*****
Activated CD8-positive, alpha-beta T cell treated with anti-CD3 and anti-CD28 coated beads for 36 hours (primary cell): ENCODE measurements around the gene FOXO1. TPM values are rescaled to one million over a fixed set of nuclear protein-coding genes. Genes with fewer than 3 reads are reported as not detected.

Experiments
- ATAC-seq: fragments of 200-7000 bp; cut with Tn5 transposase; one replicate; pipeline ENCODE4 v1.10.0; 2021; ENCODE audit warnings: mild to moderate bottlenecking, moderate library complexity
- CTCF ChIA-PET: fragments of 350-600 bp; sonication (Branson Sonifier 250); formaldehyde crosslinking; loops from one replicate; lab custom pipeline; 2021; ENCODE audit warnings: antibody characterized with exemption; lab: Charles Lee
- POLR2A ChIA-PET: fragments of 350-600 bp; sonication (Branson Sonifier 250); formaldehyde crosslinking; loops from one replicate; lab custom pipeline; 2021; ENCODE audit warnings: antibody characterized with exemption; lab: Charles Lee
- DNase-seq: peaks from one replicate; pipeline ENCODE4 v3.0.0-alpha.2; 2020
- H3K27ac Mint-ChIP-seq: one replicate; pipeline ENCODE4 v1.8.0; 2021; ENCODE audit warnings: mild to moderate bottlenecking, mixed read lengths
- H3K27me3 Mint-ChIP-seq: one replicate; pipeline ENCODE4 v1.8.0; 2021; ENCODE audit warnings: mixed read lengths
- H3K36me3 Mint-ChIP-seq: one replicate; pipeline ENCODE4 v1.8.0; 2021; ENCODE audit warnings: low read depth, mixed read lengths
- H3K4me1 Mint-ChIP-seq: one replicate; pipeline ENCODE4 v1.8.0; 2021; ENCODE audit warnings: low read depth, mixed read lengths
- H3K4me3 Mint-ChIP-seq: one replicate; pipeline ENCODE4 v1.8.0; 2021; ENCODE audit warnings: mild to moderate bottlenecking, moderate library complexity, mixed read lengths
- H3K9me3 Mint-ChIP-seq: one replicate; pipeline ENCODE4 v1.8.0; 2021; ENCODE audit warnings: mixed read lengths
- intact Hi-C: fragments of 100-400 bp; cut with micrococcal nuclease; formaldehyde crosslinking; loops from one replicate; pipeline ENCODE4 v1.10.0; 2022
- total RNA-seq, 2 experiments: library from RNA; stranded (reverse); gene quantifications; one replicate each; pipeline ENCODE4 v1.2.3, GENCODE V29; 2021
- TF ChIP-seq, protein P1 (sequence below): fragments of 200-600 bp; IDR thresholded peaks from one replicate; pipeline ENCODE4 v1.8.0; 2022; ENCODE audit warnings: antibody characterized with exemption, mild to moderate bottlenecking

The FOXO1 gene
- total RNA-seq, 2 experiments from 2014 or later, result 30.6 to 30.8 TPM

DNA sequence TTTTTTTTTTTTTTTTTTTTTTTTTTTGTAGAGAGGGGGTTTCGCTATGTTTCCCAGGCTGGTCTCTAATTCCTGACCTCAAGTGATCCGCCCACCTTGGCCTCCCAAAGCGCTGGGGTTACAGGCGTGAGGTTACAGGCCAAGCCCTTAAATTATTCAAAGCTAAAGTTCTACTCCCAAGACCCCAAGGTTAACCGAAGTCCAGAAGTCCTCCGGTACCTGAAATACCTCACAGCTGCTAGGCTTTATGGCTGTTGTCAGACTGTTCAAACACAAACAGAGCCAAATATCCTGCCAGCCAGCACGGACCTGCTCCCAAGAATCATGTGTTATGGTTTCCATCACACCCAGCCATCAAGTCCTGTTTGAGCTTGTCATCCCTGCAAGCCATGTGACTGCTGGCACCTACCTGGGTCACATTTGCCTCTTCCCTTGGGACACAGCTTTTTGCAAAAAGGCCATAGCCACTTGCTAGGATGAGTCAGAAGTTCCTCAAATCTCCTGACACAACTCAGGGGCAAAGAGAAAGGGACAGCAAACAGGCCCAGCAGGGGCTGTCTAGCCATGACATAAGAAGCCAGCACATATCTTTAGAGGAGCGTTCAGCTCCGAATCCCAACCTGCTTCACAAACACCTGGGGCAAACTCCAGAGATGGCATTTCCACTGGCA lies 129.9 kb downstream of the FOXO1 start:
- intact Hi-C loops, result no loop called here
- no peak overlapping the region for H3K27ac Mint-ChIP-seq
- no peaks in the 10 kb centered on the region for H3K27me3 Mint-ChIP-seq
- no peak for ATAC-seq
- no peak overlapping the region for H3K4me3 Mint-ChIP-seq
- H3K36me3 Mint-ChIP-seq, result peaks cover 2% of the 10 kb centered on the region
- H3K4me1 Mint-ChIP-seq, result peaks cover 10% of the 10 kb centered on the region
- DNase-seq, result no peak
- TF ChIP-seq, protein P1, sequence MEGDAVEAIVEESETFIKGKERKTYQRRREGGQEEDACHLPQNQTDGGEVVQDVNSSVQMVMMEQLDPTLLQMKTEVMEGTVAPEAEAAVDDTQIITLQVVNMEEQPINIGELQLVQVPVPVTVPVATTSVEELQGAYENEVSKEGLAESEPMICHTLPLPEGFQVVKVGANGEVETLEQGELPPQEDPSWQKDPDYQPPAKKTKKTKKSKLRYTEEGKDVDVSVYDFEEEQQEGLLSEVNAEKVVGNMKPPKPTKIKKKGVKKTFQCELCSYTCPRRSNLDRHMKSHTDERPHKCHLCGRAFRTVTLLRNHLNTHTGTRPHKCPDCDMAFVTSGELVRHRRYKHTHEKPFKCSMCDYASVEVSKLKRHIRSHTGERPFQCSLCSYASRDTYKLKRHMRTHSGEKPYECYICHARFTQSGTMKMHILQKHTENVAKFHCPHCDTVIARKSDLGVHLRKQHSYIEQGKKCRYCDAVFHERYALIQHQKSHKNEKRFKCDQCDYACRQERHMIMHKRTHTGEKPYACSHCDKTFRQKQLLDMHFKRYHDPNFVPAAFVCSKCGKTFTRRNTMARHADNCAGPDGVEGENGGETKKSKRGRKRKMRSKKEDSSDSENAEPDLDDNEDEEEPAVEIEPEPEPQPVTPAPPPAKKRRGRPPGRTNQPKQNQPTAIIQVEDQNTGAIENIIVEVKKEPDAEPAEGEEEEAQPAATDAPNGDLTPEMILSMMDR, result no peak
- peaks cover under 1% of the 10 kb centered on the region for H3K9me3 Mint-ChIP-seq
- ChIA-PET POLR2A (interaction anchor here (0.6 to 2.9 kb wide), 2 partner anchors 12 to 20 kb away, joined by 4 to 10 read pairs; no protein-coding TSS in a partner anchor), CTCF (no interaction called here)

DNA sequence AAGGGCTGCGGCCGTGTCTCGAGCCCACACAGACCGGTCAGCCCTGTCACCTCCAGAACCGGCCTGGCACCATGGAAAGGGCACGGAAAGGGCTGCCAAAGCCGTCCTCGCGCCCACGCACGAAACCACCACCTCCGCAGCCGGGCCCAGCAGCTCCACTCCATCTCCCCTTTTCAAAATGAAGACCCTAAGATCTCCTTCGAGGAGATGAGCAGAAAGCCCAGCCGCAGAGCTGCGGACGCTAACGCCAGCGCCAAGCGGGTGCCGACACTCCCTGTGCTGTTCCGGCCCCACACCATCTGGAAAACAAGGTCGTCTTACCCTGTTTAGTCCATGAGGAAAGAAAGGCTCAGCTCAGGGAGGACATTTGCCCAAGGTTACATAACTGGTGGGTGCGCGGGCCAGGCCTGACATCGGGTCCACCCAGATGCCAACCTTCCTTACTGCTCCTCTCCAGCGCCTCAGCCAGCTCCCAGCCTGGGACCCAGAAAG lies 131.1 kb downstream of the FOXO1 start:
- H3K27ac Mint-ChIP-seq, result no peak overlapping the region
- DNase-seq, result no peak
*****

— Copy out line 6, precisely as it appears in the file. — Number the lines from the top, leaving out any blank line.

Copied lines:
- DNase-seq: peaks from one replicate; pipeline ENCODE4 v3.0.0-alpha.2; 2020